Set with the challenge of humanizing his race for white readers, James Weldon Johnson realized that it was not enough to create a hero who was shrewd, intelligent, and valiant. His hero also had to be a conceited ass.
The anonymous narrator of The Autobiography of an Ex-Coloured Man has never encountered a skill or trade that he cannot instantly master. As a 12-year-old he discovers, after several piano lessons, that he is not merely an “infant prodigy,” but “a true artist.” Later, thanks to this “natural talent,” he becomes “a remarkable player of rag-time,” “indeed…the best rag-time player in New York”—a distinction that would place him ahead of Scott Joplin and Jelly Roll Morton. Language comes to him as easily as music. After spending a year at a cigar factory, he can speak Spanish “like a native”—“In fact, it was my pride that I spoke better Spanish than many of the Cuban workmen.” In Paris, after “an astonishingly short time,” he acquires “a more than ordinary command of French”; a few months in Berlin and he’s fluent in German. The narrator enjoys flagrant successes in love (“I say, without any egotistic pride, that among my admirers were several of the best-looking women”) and money (“Concerning the position which I now hold I shall say nothing except that it pays extremely well”). There is nothing the man can’t do, in the post-Reconstruction South—except, of course, be seen on the street with a white woman, eat at a white restaurant, or be acknowledged in public by his white father.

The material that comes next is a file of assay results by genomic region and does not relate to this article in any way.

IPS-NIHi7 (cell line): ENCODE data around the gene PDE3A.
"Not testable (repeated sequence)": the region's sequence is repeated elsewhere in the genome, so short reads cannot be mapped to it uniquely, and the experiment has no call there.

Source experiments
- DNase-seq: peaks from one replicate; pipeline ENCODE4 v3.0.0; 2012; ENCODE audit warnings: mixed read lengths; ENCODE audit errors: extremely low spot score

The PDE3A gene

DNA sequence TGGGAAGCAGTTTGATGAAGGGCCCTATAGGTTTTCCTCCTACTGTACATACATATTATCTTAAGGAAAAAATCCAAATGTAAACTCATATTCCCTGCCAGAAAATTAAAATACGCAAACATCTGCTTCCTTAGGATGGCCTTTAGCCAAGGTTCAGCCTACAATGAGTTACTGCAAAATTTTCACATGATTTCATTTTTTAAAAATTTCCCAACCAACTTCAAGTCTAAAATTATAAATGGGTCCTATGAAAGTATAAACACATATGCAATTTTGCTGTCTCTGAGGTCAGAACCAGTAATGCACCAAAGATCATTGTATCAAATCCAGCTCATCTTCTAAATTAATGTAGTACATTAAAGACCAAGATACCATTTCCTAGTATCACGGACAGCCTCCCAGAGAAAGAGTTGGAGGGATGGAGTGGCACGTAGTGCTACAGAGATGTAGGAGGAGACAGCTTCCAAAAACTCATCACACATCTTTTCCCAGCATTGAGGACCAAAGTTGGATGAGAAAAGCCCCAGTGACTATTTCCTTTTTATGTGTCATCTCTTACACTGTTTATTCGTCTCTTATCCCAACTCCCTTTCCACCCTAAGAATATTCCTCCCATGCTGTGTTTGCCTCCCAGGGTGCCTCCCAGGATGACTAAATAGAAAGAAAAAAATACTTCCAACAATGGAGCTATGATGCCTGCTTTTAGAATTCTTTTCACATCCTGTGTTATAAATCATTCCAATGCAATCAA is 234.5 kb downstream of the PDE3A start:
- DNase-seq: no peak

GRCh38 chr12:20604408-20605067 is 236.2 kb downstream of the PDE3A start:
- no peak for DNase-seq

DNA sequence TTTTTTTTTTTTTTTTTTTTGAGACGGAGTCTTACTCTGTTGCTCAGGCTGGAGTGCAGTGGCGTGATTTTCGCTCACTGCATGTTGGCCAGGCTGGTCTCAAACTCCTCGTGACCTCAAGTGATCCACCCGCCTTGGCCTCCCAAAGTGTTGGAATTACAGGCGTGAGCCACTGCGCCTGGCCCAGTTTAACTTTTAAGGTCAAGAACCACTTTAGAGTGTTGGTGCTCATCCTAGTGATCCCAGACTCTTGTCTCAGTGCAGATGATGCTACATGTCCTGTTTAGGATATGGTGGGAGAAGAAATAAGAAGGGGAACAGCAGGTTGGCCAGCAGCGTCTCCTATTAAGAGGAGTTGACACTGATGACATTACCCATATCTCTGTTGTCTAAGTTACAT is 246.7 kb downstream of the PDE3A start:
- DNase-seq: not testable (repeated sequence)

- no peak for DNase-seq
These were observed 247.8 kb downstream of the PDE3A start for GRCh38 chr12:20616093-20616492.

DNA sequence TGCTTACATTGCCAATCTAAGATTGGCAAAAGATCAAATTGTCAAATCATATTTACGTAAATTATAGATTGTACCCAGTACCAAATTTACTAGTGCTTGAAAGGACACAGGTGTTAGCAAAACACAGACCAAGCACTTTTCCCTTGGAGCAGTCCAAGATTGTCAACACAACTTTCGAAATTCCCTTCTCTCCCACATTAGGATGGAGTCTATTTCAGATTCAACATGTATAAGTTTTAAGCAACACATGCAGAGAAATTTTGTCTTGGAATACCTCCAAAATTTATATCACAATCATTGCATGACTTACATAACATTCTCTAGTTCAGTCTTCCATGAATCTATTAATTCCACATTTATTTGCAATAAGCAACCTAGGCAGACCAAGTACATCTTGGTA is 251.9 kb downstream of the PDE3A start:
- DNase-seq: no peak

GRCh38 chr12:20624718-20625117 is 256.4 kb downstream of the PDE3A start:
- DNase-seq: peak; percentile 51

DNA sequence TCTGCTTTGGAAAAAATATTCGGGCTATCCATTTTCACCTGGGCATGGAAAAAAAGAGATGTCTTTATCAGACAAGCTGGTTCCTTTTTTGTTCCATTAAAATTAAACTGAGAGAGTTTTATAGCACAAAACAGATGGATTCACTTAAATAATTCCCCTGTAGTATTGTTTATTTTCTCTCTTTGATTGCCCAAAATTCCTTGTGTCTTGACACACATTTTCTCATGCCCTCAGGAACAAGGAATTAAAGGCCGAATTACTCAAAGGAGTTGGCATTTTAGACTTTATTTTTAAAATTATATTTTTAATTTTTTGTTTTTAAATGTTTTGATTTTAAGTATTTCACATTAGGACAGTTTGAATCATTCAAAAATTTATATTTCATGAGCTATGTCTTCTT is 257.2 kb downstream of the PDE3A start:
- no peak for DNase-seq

The Autobiography of an Ex-Coloured Man is the first African-American novel written entirely in the first person, but Johnson did not have literary innovation in mind. He sincerely hoped that the book would pass as nonfiction. For this reason Johnson had to publish the book anonymously, since by 1912 he was already a hugely successful popular songwriter, Broadway celebrity, and the U.S. consul to Nicaragua. A cigar was named after him.